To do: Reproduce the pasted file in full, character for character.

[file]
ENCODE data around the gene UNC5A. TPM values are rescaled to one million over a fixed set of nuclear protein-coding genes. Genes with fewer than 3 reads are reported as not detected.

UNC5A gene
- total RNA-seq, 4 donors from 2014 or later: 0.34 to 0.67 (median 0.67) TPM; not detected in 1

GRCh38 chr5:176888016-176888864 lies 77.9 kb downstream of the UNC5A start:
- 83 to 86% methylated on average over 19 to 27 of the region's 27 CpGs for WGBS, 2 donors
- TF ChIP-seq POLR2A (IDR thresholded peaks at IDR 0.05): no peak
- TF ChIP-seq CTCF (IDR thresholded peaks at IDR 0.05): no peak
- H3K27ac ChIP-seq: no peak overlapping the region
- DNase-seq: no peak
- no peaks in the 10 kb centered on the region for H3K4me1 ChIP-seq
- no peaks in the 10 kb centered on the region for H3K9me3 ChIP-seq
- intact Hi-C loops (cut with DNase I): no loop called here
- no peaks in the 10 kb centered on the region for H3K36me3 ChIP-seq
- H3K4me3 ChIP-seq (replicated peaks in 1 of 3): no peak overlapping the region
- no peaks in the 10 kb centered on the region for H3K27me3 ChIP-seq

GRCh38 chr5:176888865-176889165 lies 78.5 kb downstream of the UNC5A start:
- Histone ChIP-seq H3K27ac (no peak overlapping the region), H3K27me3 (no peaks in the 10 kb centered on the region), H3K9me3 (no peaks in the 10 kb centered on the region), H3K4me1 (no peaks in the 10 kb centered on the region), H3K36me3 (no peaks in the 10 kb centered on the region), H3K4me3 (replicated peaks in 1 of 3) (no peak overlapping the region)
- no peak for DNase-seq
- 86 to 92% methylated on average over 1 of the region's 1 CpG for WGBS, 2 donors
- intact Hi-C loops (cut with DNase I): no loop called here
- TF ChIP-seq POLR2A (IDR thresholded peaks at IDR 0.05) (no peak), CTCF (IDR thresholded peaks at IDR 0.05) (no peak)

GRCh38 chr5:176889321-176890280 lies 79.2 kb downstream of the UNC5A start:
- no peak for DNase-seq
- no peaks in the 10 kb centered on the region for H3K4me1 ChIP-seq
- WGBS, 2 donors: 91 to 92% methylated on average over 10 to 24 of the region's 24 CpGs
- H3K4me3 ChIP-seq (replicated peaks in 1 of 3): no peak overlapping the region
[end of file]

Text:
ENCODE data around the gene UNC5A. TPM values are rescaled to one million over a fixed set of nuclear protein-coding genes. Genes with fewer than 3 reads are reported as not detected.

UNC5A gene
- total RNA-seq, 4 donors from 2014 or later: 0.34 to 0.67 (median 0.67) TPM; not detected in 1

GRCh38 chr5:176888016-176888864 lies 77.9 kb downstream of the UNC5A start:
- 83 to 86% methylated on average over 19 to 27 of the region's 27 CpGs for WGBS, 2 donors
- TF ChIP-seq POLR2A (IDR thresholded peaks at IDR 0.05): no peak
- TF ChIP-seq CTCF (IDR thresholded peaks at IDR 0.05): no peak
- H3K27ac ChIP-seq: no peak overlapping the region
- DNase-seq: no peak
- no peaks in the 10 kb centered on the region for H3K4me1 ChIP-seq
- no peaks in the 10 kb centered on the region for H3K9me3 ChIP-seq
- intact Hi-C loops (cut with DNase I): no loop called here
- no peaks in the 10 kb centered on the region for H3K36me3 ChIP-seq
- H3K4me3 ChIP-seq (replicated peaks in 1 of 3): no peak overlapping the region
- no peaks in the 10 kb centered on the region for H3K27me3 ChIP-seq

GRCh38 chr5:176888865-176889165 lies 78.5 kb downstream of the UNC5A start:
- Histone ChIP-seq H3K27ac (no peak overlapping the region), H3K27me3 (no peaks in the 10 kb centered on the region), H3K9me3 (no peaks in the 10 kb centered on the region), H3K4me1 (no peaks in the 10 kb centered on the region), H3K36me3 (no peaks in the 10 kb centered on the region), H3K4me3 (replicated peaks in 1 of 3) (no peak overlapping the region)
- no peak for DNase-seq
- 86 to 92% methylated on average over 1 of the region's 1 CpG for WGBS, 2 donors
- intact Hi-C loops (cut with DNase I): no loop called here
- TF ChIP-seq POLR2A (IDR thresholded peaks at IDR 0.05) (no peak), CTCF (IDR thresholded peaks at IDR 0.05) (no peak)

GRCh38 chr5:176889321-176890280 lies 79.2 kb downstream of the UNC5A start:
- no peak for DNase-seq
- no peaks in the 10 kb centered on the region for H3K4me1 ChIP-seq
- WGBS, 2 donors: 91 to 92% methylated on average over 10 to 24 of the region's 24 CpGs
- H3K4me3 ChIP-seq (replicated peaks in 1 of 3): no peak overlapping the region